Granted, Congress can't--and shouldn't--get into the business of spelling out every possible cause for a trip to the doctor. No one wants the process to collapse under a mountain of requests from special interest groups à la the Clinton mess in 1993. But women, half of all adult patients, are not a special interest group. And since both the House and Senate bills include lists of specific services that must be covered by health insurance companies and be provided without asking patients for additional money, it's hard to understand why all the services provided in a basic well-woman visit to the gynecologist isn't on them along with maternity care, newborn care, pediatric dental and vision services, and substance use disorder services.
From Ezra Klein's A very bad deal to pass a very good bill:
Opposition from anti-abortion Democrats, driven in large part by aggressive activism from the Catholic Church, forced Democratic leadership to allow a vote on Bart Stupak's amendment limiting elective abortion coverage from both private and public insurers on the exchange.
Because of the limits placed on the exchanges, most of the participants will have some form of premium credit or affordable subsidy. That means most will be ineligible for abortion coverage. The idea that people are going to go out and purchase separate "abortion plans" is both cruel and laughable. If this amendment passes, it will mean that virtually all women with insurance through the exchange who find themselves in the unwanted and unexpected position of needing to terminate a pregnancy will not have coverage for the procedure. Abortion coverage will not be outlawed in this country. It will simply be tiered, reserved for those rich enough to afford insurance themselves or lucky enough to receive from their employers.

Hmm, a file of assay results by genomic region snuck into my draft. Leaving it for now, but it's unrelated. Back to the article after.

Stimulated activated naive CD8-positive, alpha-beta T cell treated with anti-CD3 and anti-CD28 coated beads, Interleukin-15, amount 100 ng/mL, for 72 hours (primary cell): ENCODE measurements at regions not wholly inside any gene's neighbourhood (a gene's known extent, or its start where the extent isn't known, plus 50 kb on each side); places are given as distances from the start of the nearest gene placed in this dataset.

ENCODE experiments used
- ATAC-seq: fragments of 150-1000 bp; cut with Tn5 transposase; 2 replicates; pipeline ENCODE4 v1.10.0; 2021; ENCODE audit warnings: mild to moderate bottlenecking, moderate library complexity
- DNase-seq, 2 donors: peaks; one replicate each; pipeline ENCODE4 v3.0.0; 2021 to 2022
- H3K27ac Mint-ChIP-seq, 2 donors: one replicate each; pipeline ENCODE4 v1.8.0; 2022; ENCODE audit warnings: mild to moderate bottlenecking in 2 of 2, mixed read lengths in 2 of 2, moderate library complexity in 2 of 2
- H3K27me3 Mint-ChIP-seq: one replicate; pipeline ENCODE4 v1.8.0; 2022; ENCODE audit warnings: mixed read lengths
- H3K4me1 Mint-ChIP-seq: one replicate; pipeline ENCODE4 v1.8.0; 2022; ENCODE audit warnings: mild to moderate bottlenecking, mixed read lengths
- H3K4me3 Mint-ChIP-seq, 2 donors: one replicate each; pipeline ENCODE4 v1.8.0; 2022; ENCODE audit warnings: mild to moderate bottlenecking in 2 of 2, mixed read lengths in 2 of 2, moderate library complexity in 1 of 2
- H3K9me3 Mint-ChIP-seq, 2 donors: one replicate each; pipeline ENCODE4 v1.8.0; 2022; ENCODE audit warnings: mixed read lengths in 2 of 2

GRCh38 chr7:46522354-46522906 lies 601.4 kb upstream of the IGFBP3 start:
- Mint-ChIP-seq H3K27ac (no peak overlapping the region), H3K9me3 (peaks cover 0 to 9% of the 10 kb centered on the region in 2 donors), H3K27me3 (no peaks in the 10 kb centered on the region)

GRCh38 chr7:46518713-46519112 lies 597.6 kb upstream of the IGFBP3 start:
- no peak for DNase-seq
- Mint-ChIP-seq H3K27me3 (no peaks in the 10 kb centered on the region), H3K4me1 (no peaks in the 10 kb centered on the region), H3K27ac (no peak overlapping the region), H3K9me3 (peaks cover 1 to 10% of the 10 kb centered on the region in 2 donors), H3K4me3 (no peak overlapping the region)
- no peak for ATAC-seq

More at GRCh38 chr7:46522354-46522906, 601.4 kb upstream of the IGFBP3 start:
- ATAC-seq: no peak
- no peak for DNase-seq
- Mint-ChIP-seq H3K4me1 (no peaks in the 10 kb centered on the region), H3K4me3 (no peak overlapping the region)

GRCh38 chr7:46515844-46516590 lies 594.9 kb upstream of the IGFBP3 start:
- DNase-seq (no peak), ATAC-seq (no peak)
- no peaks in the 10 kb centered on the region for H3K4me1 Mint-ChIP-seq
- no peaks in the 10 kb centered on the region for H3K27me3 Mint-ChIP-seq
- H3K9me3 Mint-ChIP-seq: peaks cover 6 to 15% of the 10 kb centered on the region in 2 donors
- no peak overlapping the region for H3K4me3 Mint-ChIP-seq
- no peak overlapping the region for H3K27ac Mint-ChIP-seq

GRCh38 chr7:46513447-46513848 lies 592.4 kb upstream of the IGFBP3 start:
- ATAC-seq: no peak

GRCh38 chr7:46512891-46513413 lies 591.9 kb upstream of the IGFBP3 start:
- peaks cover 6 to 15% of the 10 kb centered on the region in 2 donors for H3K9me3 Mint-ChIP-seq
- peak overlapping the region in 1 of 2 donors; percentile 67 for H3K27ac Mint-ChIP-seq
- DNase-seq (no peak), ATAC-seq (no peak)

And finally, in Stupak Amendment Passes; 64 Dems Ask for Primary Opponents Rayne lists the hall of shame and calls for Dem primary opponents to run against them:
It’s a fundamental part of our belief system in the Democratic Party, that women have a right to privacy in their reproductive health care decisions. We’ve fought long and hard to protect this right.
And now we’ve seen decades of work to protect this fundamental human right dashed by our own Democratic representatives.
Many of you are going to say you’re walking away. And many more are going to rant and rave and carry on for a while.
This is when it’s time to gather resources and plan more carefully for the next phase in what is a lifelong effort. Democracy isn’t easy, after all. And she’s not cheap. We’re going to have to continue to fight, but we’re going to have to become even more effective.
Wednesday, November 4, 2009
I do have one thing to say about yesterday's elections, though. This morning the media is billing the election of Republican Chris Christie in the NJ governors race as a major upset and some sort of message to Democrats across the nation. OK. But here's the thing. I'm glad Christie won, Republican or not. Because his opponent, Jon Corzine showed his true colors by making fat jokes about Christie and engaging in fat shaming. I don't care what your politics are: if you think that kind of behavior is acceptable, you don't deserve to win. I don't pretend to know what role that campaign debacle played in the swing away from support of Corzine, but I would hope that a lot of voters who chose Christie over Corzine did it because they were turned off by the narrowminded hatefulness involved in Corzine's fat shaming behavior. Maybe that's overly optimistic, but there it is.